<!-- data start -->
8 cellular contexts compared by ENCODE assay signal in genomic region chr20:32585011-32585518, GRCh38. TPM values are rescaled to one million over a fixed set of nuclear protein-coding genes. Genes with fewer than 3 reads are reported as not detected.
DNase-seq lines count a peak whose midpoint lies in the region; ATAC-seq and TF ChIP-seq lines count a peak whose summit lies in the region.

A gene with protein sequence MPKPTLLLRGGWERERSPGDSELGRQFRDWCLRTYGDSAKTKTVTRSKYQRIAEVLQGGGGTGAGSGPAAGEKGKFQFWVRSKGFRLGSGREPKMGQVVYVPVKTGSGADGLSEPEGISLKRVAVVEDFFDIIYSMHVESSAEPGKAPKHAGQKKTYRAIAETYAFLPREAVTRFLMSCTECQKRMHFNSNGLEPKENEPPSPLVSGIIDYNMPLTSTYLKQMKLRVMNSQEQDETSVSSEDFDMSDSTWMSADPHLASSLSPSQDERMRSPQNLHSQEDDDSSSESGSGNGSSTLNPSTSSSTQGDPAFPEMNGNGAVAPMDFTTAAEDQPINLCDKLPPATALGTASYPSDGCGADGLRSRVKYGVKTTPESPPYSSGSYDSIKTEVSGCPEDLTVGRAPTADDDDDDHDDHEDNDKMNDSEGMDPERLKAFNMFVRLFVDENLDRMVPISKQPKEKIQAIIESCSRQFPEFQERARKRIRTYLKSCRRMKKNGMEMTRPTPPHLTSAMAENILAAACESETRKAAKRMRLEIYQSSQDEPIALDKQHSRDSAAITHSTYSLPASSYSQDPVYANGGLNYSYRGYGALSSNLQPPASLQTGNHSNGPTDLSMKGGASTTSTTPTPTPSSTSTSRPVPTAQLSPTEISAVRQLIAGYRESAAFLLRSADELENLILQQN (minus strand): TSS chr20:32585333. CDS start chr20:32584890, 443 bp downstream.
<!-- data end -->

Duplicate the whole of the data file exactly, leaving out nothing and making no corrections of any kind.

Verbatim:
8 cellular contexts compared by ENCODE assay signal in genomic region chr20:32585011-32585518, GRCh38. TPM values are rescaled to one million over a fixed set of nuclear protein-coding genes. Genes with fewer than 3 reads are reported as not detected.
DNase-seq lines count a peak whose midpoint lies in the region; ATAC-seq and TF ChIP-seq lines count a peak whose summit lies in the region.

A gene with protein sequence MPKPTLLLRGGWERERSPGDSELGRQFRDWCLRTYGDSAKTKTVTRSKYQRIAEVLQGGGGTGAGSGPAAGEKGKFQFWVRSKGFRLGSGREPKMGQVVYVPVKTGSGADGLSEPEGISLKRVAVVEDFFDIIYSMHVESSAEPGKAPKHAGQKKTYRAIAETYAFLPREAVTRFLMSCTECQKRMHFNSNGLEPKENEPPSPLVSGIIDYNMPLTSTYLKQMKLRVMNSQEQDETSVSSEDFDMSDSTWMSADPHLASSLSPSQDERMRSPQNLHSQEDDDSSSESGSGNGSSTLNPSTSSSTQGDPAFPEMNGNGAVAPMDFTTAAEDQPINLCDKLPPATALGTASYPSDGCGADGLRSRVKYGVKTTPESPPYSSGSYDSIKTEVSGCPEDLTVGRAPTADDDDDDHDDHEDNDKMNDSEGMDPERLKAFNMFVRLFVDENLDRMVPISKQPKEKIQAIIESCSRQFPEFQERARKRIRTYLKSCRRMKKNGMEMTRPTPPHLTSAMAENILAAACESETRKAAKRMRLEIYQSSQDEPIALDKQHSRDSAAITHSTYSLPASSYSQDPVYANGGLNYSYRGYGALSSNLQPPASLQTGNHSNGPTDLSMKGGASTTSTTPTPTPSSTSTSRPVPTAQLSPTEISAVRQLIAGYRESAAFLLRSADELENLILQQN (minus strand): TSS chr20:32585333. CDS start chr20:32584890, 443 bp downstream.